A typically American success story came to a crossroads last week when it was announced that a global consumer goods company had agreed to pay $75 million for Chesapeake Bay Candle. The story began in the basement of an Annapolis home in 1994 when Chinese immigrants — one of them Mei Xu, who came to the United States at age 23 to study journalism at the University of Maryland — started making candles in empty cans.
Today the maker of candles and fragrances has annual net sales of approximately $55 million. Xu and co-founder David Wang, like many others, originally had their manufacturing done abroad — in China — to cut costs. But then they brought the manufacturing home, opening a 125,000-square-foot factory, warehouse and distribution center in Glen Burnie in 2011. The facility employs 100 people.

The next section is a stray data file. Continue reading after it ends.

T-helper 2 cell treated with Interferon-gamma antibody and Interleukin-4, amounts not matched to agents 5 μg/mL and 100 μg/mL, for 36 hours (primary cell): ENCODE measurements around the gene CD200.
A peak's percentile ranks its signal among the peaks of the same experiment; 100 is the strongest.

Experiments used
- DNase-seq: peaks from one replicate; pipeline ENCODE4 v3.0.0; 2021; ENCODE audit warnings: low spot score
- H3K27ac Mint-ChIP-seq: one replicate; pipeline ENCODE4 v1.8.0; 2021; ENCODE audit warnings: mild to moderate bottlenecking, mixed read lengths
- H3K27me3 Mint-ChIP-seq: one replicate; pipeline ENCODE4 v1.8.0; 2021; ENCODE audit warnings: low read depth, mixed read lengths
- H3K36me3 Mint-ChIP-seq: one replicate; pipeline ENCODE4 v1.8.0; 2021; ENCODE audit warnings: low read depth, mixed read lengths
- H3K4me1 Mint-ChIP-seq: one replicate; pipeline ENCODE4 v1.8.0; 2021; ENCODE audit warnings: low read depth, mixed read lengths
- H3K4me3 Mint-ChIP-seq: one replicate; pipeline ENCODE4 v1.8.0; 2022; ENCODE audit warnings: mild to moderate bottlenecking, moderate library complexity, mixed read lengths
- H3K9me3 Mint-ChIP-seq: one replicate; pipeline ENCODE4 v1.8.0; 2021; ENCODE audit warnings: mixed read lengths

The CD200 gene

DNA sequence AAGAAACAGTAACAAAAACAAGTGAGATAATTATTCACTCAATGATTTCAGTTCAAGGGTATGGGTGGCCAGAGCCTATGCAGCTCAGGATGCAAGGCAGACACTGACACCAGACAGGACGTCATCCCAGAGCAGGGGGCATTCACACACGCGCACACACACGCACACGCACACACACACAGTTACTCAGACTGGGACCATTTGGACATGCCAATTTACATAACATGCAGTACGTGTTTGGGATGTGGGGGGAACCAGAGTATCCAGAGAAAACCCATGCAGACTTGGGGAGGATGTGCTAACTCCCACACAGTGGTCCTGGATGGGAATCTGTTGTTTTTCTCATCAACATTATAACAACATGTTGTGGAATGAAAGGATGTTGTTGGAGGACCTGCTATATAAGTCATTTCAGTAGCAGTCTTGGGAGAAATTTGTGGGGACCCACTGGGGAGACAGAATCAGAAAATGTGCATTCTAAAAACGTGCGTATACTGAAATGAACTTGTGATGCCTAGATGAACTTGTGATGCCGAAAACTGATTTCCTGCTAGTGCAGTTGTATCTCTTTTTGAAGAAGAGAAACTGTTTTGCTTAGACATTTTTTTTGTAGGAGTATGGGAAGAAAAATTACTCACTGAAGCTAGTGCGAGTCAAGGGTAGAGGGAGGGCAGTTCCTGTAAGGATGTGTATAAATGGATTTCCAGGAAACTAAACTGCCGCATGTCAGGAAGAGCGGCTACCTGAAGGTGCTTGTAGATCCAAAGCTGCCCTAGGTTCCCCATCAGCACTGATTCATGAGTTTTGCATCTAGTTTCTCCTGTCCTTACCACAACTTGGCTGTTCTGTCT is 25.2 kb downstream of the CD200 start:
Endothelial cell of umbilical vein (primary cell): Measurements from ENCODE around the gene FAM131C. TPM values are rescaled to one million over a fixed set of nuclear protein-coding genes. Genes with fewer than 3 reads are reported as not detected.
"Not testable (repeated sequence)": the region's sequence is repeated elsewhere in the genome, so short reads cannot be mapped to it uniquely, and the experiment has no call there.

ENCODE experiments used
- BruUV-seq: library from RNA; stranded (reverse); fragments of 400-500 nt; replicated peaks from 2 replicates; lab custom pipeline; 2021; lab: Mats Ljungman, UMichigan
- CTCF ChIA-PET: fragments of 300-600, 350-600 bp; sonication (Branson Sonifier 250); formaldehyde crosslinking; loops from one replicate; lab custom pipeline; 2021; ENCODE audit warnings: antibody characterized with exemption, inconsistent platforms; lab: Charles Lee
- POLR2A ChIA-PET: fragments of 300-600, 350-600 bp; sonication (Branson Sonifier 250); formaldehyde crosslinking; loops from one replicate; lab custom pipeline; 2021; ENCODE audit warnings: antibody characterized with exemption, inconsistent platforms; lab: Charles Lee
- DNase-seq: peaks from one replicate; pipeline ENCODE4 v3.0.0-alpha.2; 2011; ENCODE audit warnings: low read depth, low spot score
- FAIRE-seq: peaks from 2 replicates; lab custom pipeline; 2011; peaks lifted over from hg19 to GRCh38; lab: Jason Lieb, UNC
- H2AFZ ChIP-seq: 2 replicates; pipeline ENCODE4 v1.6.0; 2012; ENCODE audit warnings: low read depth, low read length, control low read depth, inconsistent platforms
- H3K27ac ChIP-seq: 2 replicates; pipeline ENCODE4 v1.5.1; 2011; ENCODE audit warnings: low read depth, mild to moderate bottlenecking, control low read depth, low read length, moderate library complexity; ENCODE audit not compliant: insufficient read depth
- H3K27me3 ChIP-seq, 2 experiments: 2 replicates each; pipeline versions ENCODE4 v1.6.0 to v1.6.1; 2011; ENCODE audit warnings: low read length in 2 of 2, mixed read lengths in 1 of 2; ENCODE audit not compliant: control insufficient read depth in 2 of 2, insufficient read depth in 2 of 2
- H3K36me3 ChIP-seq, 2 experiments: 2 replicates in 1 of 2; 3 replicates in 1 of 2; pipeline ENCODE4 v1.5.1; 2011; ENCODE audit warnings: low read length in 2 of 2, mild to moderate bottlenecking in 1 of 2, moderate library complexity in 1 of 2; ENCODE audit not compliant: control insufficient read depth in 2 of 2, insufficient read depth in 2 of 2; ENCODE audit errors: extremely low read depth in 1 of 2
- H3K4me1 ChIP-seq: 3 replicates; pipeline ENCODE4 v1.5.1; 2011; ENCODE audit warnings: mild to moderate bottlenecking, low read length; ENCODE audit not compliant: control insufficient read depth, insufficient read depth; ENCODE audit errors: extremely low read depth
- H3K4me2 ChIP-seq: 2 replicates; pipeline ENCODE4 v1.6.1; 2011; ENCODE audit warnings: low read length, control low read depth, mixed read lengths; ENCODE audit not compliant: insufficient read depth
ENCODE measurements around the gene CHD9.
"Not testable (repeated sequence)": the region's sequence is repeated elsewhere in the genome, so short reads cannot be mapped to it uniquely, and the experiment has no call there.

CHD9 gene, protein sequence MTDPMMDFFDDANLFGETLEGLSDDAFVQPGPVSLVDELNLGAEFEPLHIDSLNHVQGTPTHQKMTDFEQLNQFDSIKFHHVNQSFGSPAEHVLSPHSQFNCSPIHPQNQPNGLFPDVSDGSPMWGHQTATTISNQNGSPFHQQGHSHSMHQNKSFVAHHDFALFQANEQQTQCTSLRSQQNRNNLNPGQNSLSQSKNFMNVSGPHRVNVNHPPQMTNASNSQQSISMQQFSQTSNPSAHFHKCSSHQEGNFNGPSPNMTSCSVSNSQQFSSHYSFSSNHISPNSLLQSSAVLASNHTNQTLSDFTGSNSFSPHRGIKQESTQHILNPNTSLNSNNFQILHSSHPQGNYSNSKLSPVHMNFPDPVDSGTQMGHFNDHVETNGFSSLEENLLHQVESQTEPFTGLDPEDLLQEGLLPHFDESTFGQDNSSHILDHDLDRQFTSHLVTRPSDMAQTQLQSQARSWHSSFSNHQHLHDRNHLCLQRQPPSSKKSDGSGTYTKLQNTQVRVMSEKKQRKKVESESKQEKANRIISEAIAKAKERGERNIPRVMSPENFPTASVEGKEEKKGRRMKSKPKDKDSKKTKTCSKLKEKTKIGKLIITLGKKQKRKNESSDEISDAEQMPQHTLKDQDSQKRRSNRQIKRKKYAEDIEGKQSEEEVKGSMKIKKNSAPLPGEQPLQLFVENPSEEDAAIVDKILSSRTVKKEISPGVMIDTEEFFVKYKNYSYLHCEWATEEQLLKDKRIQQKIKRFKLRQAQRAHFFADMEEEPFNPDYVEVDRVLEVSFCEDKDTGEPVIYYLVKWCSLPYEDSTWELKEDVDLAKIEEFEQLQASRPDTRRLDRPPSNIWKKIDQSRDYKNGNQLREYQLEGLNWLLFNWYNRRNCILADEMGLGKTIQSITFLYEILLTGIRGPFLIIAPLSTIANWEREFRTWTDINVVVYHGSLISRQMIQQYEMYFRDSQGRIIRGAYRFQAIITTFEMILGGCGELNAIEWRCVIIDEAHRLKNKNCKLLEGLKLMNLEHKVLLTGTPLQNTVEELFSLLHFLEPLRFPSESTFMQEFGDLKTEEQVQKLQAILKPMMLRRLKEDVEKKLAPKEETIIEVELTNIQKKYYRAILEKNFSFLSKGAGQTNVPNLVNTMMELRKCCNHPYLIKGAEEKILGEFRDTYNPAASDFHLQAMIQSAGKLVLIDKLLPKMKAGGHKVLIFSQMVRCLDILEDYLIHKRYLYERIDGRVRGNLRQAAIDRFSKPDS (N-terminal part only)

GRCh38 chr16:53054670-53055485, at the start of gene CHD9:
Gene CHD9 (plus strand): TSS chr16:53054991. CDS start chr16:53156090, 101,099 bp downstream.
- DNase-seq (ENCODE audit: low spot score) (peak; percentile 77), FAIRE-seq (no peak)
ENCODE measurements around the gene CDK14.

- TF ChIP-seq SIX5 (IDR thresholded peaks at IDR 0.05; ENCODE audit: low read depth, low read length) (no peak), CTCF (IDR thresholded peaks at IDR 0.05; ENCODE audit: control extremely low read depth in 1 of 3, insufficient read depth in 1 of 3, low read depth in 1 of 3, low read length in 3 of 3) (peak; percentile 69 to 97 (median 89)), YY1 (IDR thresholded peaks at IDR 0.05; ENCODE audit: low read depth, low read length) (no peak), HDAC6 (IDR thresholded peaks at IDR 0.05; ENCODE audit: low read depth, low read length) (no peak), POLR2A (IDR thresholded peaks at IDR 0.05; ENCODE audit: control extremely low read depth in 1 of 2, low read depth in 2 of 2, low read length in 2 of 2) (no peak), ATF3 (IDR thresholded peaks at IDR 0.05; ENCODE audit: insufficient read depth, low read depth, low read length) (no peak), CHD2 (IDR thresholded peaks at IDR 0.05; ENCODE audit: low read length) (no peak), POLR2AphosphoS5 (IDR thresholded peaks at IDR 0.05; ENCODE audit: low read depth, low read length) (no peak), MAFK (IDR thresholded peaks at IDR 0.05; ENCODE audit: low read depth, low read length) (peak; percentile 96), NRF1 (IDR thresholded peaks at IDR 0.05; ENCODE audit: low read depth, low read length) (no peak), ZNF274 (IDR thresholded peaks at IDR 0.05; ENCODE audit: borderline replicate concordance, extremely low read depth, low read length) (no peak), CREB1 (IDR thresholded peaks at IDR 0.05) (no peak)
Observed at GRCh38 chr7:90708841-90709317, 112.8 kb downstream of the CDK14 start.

From empty cans to a brand valued at $75 million in 23 years — by any standard that’s an extraordinary tale of economic value and employment opportunities created from next to nothing. But it’s also an example of patterns with which economists are familiar.
Read the full story from the Capital Gazette: “Our say: Better to found a candle company than curse the economy”